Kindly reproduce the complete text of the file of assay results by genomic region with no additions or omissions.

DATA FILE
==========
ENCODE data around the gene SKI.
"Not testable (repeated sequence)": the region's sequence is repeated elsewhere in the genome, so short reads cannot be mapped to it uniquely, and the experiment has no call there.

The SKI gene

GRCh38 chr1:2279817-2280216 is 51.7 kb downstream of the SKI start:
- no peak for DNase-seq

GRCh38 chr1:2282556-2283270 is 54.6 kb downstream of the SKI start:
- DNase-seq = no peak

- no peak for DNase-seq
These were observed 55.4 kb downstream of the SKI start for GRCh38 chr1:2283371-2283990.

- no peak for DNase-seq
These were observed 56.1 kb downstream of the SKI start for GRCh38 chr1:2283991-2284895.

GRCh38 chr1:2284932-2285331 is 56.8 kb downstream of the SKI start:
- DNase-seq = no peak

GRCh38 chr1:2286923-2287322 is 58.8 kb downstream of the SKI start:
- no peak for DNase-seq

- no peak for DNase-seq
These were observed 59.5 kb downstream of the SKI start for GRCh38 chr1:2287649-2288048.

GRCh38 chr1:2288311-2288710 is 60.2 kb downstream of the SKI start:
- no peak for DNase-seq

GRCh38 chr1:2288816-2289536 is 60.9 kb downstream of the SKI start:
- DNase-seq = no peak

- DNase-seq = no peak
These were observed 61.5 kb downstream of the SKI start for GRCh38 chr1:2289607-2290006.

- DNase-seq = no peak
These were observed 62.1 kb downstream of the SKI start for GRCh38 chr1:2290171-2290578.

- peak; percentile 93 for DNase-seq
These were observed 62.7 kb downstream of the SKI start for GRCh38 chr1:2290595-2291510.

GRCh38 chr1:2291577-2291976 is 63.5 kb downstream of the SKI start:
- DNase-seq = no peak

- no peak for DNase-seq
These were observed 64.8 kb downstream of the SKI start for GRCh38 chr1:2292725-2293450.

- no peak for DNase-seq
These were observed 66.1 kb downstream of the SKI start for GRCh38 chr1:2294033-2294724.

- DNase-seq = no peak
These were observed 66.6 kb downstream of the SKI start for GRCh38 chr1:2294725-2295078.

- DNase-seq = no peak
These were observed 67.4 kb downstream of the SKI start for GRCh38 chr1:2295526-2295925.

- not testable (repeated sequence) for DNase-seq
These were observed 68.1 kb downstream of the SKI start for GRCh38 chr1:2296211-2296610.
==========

ENCODE data around the gene SKI.
"Not testable (repeated sequence)": the region's sequence is repeated elsewhere in the genome, so short reads cannot be mapped to it uniquely, and the experiment has no call there.

The SKI gene

GRCh38 chr1:2279817-2280216 is 51.7 kb downstream of the SKI start:
- no peak for DNase-seq

GRCh38 chr1:2282556-2283270 is 54.6 kb downstream of the SKI start:
- DNase-seq = no peak

- no peak for DNase-seq
These were observed 55.4 kb downstream of the SKI start for GRCh38 chr1:2283371-2283990.

- no peak for DNase-seq
These were observed 56.1 kb downstream of the SKI start for GRCh38 chr1:2283991-2284895.

GRCh38 chr1:2284932-2285331 is 56.8 kb downstream of the SKI start:
- DNase-seq = no peak

GRCh38 chr1:2286923-2287322 is 58.8 kb downstream of the SKI start:
- no peak for DNase-seq

- no peak for DNase-seq
These were observed 59.5 kb downstream of the SKI start for GRCh38 chr1:2287649-2288048.

GRCh38 chr1:2288311-2288710 is 60.2 kb downstream of the SKI start:
- no peak for DNase-seq

GRCh38 chr1:2288816-2289536 is 60.9 kb downstream of the SKI start:
- DNase-seq = no peak

- DNase-seq = no peak
These were observed 61.5 kb downstream of the SKI start for GRCh38 chr1:2289607-2290006.

- DNase-seq = no peak
These were observed 62.1 kb downstream of the SKI start for GRCh38 chr1:2290171-2290578.

- peak; percentile 93 for DNase-seq
These were observed 62.7 kb downstream of the SKI start for GRCh38 chr1:2290595-2291510.

GRCh38 chr1:2291577-2291976 is 63.5 kb downstream of the SKI start:
- DNase-seq = no peak

- no peak for DNase-seq
These were observed 64.8 kb downstream of the SKI start for GRCh38 chr1:2292725-2293450.

- no peak for DNase-seq
These were observed 66.1 kb downstream of the SKI start for GRCh38 chr1:2294033-2294724.

- DNase-seq = no peak
These were observed 66.6 kb downstream of the SKI start for GRCh38 chr1:2294725-2295078.

- DNase-seq = no peak
These were observed 67.4 kb downstream of the SKI start for GRCh38 chr1:2295526-2295925.

- not testable (repeated sequence) for DNase-seq
These were observed 68.1 kb downstream of the SKI start for GRCh38 chr1:2296211-2296610.